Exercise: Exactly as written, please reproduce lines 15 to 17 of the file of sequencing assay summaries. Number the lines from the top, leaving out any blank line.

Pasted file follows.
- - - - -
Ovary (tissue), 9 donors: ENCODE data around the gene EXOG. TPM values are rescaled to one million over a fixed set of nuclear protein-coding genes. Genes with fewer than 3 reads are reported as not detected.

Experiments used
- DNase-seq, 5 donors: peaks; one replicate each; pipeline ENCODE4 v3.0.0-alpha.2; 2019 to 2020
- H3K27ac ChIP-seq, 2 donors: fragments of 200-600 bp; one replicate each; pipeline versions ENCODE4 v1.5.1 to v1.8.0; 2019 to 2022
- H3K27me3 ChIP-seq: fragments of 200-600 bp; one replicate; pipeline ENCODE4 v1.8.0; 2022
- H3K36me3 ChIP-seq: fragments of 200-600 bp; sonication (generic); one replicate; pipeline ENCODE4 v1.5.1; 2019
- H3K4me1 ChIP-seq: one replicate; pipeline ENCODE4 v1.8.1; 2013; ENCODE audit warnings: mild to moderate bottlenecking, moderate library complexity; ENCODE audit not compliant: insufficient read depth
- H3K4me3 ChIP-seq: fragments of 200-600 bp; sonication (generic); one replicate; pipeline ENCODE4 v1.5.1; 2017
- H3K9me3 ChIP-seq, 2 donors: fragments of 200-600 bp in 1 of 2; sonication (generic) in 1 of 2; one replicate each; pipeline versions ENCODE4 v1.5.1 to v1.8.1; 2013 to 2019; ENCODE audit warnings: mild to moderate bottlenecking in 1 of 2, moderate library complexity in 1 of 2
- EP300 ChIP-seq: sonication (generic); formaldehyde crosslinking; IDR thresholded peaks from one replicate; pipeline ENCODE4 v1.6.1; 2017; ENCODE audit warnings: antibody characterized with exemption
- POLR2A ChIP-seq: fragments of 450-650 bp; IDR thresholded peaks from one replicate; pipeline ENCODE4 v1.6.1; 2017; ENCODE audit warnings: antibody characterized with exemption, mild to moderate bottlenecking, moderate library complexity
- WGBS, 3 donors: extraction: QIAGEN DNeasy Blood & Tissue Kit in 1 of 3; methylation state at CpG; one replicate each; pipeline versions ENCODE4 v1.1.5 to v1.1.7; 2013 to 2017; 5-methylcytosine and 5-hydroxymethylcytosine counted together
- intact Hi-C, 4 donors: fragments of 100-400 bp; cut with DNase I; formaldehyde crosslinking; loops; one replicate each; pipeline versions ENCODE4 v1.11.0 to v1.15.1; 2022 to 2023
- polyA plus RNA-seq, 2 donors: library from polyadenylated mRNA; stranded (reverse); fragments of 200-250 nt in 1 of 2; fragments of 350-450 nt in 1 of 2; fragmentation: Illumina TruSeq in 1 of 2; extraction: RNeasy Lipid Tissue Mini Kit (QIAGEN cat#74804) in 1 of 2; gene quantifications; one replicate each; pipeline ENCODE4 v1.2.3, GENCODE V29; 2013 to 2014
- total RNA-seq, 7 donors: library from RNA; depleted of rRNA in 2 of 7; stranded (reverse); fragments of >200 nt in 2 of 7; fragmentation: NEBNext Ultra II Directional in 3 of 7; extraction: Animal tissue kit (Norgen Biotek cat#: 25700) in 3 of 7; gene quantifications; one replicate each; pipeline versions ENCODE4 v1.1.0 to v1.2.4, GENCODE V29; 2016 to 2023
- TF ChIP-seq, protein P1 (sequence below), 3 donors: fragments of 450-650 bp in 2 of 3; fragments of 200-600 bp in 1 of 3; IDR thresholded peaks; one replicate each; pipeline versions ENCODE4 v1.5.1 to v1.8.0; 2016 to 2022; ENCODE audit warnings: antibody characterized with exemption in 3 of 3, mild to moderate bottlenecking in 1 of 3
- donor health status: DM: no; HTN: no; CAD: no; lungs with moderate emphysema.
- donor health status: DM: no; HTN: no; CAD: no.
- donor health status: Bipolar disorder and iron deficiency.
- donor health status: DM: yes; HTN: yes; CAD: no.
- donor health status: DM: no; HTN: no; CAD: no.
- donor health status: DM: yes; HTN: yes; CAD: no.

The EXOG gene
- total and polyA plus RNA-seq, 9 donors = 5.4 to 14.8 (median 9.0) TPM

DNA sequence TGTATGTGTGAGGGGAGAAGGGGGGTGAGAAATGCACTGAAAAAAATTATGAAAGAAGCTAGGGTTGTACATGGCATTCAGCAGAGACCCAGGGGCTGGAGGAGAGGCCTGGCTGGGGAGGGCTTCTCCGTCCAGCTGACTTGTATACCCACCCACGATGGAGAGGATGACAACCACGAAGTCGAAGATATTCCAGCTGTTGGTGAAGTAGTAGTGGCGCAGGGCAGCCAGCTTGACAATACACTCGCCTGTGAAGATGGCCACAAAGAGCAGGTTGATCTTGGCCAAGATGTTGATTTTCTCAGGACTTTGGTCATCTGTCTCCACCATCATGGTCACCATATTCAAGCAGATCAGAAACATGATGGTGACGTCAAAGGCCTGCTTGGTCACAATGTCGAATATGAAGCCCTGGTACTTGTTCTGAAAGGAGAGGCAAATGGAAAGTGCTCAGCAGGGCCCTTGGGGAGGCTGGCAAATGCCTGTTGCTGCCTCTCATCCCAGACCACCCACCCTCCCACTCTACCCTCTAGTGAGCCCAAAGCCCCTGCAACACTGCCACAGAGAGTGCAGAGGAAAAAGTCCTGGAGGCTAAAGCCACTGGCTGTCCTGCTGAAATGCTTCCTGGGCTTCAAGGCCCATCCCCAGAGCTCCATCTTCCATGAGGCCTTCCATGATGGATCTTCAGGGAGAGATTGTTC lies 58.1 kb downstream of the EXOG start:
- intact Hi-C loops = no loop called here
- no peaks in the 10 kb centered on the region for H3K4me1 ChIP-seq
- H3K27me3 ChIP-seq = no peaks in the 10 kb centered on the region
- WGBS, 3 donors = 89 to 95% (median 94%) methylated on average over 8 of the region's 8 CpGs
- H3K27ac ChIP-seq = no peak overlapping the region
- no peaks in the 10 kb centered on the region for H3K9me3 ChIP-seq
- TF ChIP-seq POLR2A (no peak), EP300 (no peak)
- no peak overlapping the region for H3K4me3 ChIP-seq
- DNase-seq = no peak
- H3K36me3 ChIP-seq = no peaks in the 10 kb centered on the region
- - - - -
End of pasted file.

- total RNA-seq, 7 donors: library from RNA; depleted of rRNA in 2 of 7; stranded (reverse); fragments of >200 nt in 2 of 7; fragmentation: NEBNext Ultra II Directional in 3 of 7; extraction: Animal tissue kit (Norgen Biotek cat#: 25700) in 3 of 7; gene quantifications; one replicate each; pipeline versions ENCODE4 v1.1.0 to v1.2.4, GENCODE V29; 2016 to 2023
- TF ChIP-seq, protein P1 (sequence below), 3 donors: fragments of 450-650 bp in 2 of 3; fragments of 200-600 bp in 1 of 3; IDR thresholded peaks; one replicate each; pipeline versions ENCODE4 v1.5.1 to v1.8.0; 2016 to 2022; ENCODE audit warnings: antibody characterized with exemption in 3 of 3, mild to moderate bottlenecking in 1 of 3
- donor health status: DM: no; HTN: no; CAD: no; lungs with moderate emphysema.